By Arianna Freschi

Mo’atesem is a 15-year-old boy, displaced from Syria and now lives in Jordan. He has been out of school since he was 9, although he has been attending the UNICEF-funded Makani Centre in Zarq’a. Mo’atesem is a maker. Learning from videos on YouTube, he has taken old electronic objects and created handheld fans, a recycling machine, and a milk foamer. He wants his next invention to be a planter.

There are children with the curiosity and motivation of Mo’atesem all over Jordan. UNICEF Jordan is developing a network of social innovation labs to support a new generation of innovators. Labs provide an informal space for Youth to have their voices heard, deliver a social innovation curriculum and a core set of technical skills. After participating in lab activities, children should be able to say:

I can build something from nothing
I can build my future.
I convert my dreams into reality.

A lab alone won’t do the trick. We can teach kids to identify problems, and come up with solutions that they can prototype and implement, but without an ecosystem of social innovation around the labs, we risk limiting the lasting impact of the Labs. While the concept innovation has taken hold in Jordan’s start-up scene, the idea of social innovation is still new.

For this reason, as a milestone towards developing its Innovation Labs, UNICEF Jordan convened a Workshop to catalyze leading Jordanian organizations to engage in social innovation in general and the labs in particular. The Workshop, facilitated by Amani Institute, brought together 25 people involved in the youth sectors, including local and international NGOs, the Private Sector, and key players in social and technical education. The participants have a shared commitment and passion for developing the next generation of Innovators in Jordan.

Working together - 25 people involved in the youth sectors, including local and international NGOs, the Private Sector, and key players in social and technical education.
Working together – 25 people involved in the youth sectors, including local and international NGOs, the Private Sector, and key players in social and technical education.

Participants agreed that if implemented, a social innovation curricula has the potential to be transformative in Jordan, a country with a youth population of 66% and a youth unemployment rate of 33% (ILO estimate). Female youth unemployment is a particular problem, estimated at 55%, while male youth unemployment remains far above the national average at 28%. At the same time, given the richness of entrepreneurship in Jordan, the environment is ripe to engage people from across Jordan in identifying and tackling the challenges of their society.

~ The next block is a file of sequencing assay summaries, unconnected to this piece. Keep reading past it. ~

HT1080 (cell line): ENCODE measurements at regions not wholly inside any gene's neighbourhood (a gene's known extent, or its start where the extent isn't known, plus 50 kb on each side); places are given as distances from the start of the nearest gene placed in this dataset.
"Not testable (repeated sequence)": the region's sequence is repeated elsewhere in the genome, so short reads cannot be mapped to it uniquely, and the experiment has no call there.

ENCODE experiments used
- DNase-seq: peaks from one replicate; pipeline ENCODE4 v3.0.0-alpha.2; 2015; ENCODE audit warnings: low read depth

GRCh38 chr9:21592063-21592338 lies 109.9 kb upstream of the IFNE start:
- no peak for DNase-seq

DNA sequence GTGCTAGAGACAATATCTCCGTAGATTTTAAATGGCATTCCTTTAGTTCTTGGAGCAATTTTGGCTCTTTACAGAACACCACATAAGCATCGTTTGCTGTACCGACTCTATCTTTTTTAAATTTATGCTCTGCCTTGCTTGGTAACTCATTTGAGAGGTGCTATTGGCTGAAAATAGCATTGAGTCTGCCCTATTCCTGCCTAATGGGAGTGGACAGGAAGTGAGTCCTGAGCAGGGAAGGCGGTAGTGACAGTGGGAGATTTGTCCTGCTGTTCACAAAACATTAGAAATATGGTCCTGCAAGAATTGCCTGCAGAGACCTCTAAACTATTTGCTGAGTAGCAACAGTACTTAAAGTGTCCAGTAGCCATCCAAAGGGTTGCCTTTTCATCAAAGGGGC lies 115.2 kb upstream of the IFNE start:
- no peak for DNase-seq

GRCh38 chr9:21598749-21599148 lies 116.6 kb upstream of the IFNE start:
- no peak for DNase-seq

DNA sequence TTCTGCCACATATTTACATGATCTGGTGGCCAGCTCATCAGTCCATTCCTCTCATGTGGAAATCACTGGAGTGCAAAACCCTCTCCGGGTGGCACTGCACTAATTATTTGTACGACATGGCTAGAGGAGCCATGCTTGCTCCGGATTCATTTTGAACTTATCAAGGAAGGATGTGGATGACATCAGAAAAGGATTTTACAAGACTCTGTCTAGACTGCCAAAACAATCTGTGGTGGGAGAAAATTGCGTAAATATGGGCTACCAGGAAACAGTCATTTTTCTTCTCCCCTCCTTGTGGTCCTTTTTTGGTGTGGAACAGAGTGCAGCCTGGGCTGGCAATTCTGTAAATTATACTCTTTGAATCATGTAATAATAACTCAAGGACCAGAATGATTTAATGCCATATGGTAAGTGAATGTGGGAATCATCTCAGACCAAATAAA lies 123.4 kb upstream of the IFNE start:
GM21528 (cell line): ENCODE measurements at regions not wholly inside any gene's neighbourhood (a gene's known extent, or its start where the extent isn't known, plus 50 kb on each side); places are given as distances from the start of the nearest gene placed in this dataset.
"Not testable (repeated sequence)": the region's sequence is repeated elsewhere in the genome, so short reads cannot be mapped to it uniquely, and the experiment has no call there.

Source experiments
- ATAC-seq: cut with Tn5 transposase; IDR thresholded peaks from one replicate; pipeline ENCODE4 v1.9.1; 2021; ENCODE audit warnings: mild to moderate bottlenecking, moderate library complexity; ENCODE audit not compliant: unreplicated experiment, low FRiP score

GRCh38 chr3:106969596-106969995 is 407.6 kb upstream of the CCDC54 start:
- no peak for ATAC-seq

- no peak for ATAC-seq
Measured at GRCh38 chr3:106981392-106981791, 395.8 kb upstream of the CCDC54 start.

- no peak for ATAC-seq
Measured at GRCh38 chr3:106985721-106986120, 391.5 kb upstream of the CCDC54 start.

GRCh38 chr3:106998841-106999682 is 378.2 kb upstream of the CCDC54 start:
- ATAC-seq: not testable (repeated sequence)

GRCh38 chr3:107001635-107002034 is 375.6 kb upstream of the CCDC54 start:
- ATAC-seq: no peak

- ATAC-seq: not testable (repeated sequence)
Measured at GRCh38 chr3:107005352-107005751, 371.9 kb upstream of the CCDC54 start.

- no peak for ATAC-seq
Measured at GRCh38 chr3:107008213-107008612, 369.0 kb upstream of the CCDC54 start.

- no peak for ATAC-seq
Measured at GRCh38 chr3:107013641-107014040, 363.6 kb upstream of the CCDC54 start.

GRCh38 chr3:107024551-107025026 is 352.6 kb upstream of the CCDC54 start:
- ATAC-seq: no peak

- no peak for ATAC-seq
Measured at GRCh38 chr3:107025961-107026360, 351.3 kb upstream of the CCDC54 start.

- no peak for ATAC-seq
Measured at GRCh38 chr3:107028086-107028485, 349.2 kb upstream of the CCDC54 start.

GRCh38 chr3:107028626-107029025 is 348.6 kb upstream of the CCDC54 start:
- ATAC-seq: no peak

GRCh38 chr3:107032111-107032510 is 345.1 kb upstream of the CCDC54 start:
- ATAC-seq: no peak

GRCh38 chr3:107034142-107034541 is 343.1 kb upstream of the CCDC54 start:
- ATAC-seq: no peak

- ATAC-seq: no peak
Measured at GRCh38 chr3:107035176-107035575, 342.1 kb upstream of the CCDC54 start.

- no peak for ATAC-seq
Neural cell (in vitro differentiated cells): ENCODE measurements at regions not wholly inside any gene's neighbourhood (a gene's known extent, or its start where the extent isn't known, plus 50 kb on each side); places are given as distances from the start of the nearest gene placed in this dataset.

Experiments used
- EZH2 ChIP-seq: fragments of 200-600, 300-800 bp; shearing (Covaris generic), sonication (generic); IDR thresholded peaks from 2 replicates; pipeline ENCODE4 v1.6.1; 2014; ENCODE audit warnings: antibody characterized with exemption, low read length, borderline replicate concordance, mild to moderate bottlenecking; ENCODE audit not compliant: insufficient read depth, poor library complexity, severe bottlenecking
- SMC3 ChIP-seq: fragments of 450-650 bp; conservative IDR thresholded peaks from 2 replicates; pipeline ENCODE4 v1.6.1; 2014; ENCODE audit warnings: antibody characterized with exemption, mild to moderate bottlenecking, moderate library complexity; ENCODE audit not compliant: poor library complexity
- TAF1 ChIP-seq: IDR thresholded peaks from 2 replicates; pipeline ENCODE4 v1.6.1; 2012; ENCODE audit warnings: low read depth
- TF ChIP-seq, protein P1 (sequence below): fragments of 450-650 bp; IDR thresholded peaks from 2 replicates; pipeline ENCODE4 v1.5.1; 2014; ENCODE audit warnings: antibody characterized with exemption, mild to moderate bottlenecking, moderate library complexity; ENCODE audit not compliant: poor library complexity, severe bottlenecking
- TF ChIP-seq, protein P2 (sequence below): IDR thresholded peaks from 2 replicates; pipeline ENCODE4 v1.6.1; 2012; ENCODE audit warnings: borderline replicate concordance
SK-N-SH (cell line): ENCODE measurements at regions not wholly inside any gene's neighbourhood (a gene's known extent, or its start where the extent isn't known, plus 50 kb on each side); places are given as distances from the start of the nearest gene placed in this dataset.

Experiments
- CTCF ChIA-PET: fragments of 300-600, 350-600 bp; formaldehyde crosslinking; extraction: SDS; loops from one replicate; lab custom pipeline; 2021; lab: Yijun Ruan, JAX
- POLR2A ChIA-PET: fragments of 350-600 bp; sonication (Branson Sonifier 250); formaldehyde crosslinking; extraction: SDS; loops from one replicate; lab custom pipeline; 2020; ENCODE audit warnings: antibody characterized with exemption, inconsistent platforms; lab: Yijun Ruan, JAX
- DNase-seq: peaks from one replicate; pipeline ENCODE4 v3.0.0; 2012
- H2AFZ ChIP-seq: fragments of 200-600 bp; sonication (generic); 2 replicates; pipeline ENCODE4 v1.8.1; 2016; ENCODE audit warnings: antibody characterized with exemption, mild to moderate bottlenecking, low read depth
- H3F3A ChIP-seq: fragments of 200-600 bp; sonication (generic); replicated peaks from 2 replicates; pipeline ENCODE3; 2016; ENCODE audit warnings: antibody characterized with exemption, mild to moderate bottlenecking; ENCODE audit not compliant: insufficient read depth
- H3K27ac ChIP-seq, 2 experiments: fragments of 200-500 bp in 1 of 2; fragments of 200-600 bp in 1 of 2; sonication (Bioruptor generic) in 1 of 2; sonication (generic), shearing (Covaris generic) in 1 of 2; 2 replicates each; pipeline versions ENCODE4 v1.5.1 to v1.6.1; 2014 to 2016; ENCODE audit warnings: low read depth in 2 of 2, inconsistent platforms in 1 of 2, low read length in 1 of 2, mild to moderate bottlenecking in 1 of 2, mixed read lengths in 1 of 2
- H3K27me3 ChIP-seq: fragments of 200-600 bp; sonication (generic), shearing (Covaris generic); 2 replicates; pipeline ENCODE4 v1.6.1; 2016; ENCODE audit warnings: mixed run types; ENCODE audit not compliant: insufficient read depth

In the ideation session, participants discussed their visions for innovation labs and how they can improve the opportunities and outcomes of the most vulnerable children. An understanding of how the unique value of the Labs in Jordan emerged. Firstly, the soft-skills curriculum delivered by the program, including problem identification and problem-solving, is essential for 21st-century resilience and employability. Further, creating an engaging, participatory space is crucial to foster social cohesion within the youth. Finally, the program reaches out to a unique target group, the vulnerable young people, ages 14-18, while existing programs focus on college-level students.

Participants discussing at the Social Innovation Lab Workshop. Source: Amani Institute
Participants discussing at the Social Innovation Lab Workshop. Source: Amani Institute

A ‘User Journey methodology’ was used to place participants in the perspective of beneficiaries in the three phases: i) outreach to the target the Youth, ii) lab activities and iii) post-program opportunities. Participants discussed how to localize a social innovation curriculum to the target Youth of 14-18-year-old vulnerable Jordanians and refugees and to embed any activities in local institutions.

Finally, participants discussed how their organizations could contribute to the implementation of innovation labs, creating a network of support. The attending organizations pledged commitments all three phases of the project: outreach, lab activities and post-program opportunities. Their involvement will contribute to the development of a network of innovation, a ‘web’ for talented kids like Mo’atesem to flourish and for their innovative ideas to be realized.

The Workshop showcased the excitement and commitment of participants to the Social Innovation Labs. A partnership model, leveraging and extending existing resources and expertise, is the best approach to support a new generation of Innovators. Moving forward, the Social innovations labs will be directed by a multi-partner executive committee, comprised of stakeholders from the private and public sector, who will hold shared responsibility for the initiative.

 

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